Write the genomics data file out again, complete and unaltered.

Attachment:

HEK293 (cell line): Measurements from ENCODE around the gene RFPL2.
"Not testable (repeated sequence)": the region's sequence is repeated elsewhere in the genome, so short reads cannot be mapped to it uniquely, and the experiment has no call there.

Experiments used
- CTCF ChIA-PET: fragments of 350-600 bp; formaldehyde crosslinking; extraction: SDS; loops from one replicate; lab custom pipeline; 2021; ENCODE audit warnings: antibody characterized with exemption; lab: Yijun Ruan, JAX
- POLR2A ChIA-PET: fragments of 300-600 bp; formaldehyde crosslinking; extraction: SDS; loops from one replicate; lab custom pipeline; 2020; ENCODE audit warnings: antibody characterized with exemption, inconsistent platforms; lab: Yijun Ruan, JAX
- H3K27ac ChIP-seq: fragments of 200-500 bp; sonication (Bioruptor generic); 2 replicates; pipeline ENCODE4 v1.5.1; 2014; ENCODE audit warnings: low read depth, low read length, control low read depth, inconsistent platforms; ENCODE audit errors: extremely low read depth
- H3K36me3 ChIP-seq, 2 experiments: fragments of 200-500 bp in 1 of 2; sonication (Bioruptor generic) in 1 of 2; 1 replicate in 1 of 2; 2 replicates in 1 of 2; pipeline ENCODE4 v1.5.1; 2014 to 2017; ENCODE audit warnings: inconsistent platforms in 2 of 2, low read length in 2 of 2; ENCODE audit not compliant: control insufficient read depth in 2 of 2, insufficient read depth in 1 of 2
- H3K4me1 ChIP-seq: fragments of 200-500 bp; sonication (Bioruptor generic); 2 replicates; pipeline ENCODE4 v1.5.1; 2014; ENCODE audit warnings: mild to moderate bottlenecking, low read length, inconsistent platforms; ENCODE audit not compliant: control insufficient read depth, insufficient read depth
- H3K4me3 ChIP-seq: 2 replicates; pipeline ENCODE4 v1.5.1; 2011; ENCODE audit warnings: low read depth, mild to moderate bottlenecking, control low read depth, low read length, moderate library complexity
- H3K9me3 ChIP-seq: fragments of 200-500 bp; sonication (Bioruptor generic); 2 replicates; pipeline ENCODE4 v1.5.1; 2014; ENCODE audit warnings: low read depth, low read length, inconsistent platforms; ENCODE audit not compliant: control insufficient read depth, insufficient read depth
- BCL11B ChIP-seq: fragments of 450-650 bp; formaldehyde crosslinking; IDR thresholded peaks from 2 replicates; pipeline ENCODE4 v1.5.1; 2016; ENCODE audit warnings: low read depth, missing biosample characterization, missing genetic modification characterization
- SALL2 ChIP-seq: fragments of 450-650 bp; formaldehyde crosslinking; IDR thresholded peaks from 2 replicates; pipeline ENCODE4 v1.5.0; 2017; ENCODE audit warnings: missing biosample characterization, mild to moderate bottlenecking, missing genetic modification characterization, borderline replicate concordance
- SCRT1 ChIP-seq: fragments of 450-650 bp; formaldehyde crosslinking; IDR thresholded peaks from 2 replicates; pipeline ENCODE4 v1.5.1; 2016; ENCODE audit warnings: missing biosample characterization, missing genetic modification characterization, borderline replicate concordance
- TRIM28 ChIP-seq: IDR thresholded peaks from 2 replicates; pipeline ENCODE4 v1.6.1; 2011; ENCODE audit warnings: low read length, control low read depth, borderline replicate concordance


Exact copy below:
HEK293 (cell line): Measurements from ENCODE around the gene RFPL2.
"Not testable (repeated sequence)": the region's sequence is repeated elsewhere in the genome, so short reads cannot be mapped to it uniquely, and the experiment has no call there.

Experiments used
- CTCF ChIA-PET: fragments of 350-600 bp; formaldehyde crosslinking; extraction: SDS; loops from one replicate; lab custom pipeline; 2021; ENCODE audit warnings: antibody characterized with exemption; lab: Yijun Ruan, JAX
- POLR2A ChIA-PET: fragments of 300-600 bp; formaldehyde crosslinking; extraction: SDS; loops from one replicate; lab custom pipeline; 2020; ENCODE audit warnings: antibody characterized with exemption, inconsistent platforms; lab: Yijun Ruan, JAX
- H3K27ac ChIP-seq: fragments of 200-500 bp; sonication (Bioruptor generic); 2 replicates; pipeline ENCODE4 v1.5.1; 2014; ENCODE audit warnings: low read depth, low read length, control low read depth, inconsistent platforms; ENCODE audit errors: extremely low read depth
- H3K36me3 ChIP-seq, 2 experiments: fragments of 200-500 bp in 1 of 2; sonication (Bioruptor generic) in 1 of 2; 1 replicate in 1 of 2; 2 replicates in 1 of 2; pipeline ENCODE4 v1.5.1; 2014 to 2017; ENCODE audit warnings: inconsistent platforms in 2 of 2, low read length in 2 of 2; ENCODE audit not compliant: control insufficient read depth in 2 of 2, insufficient read depth in 1 of 2
- H3K4me1 ChIP-seq: fragments of 200-500 bp; sonication (Bioruptor generic); 2 replicates; pipeline ENCODE4 v1.5.1; 2014; ENCODE audit warnings: mild to moderate bottlenecking, low read length, inconsistent platforms; ENCODE audit not compliant: control insufficient read depth, insufficient read depth
- H3K4me3 ChIP-seq: 2 replicates; pipeline ENCODE4 v1.5.1; 2011; ENCODE audit warnings: low read depth, mild to moderate bottlenecking, control low read depth, low read length, moderate library complexity
- H3K9me3 ChIP-seq: fragments of 200-500 bp; sonication (Bioruptor generic); 2 replicates; pipeline ENCODE4 v1.5.1; 2014; ENCODE audit warnings: low read depth, low read length, inconsistent platforms; ENCODE audit not compliant: control insufficient read depth, insufficient read depth
- BCL11B ChIP-seq: fragments of 450-650 bp; formaldehyde crosslinking; IDR thresholded peaks from 2 replicates; pipeline ENCODE4 v1.5.1; 2016; ENCODE audit warnings: low read depth, missing biosample characterization, missing genetic modification characterization
- SALL2 ChIP-seq: fragments of 450-650 bp; formaldehyde crosslinking; IDR thresholded peaks from 2 replicates; pipeline ENCODE4 v1.5.0; 2017; ENCODE audit warnings: missing biosample characterization, mild to moderate bottlenecking, missing genetic modification characterization, borderline replicate concordance
- SCRT1 ChIP-seq: fragments of 450-650 bp; formaldehyde crosslinking; IDR thresholded peaks from 2 replicates; pipeline ENCODE4 v1.5.1; 2016; ENCODE audit warnings: missing biosample characterization, missing genetic modification characterization, borderline replicate concordance
- TRIM28 ChIP-seq: IDR thresholded peaks from 2 replicates; pipeline ENCODE4 v1.6.1; 2011; ENCODE audit warnings: low read length, control low read depth, borderline replicate concordance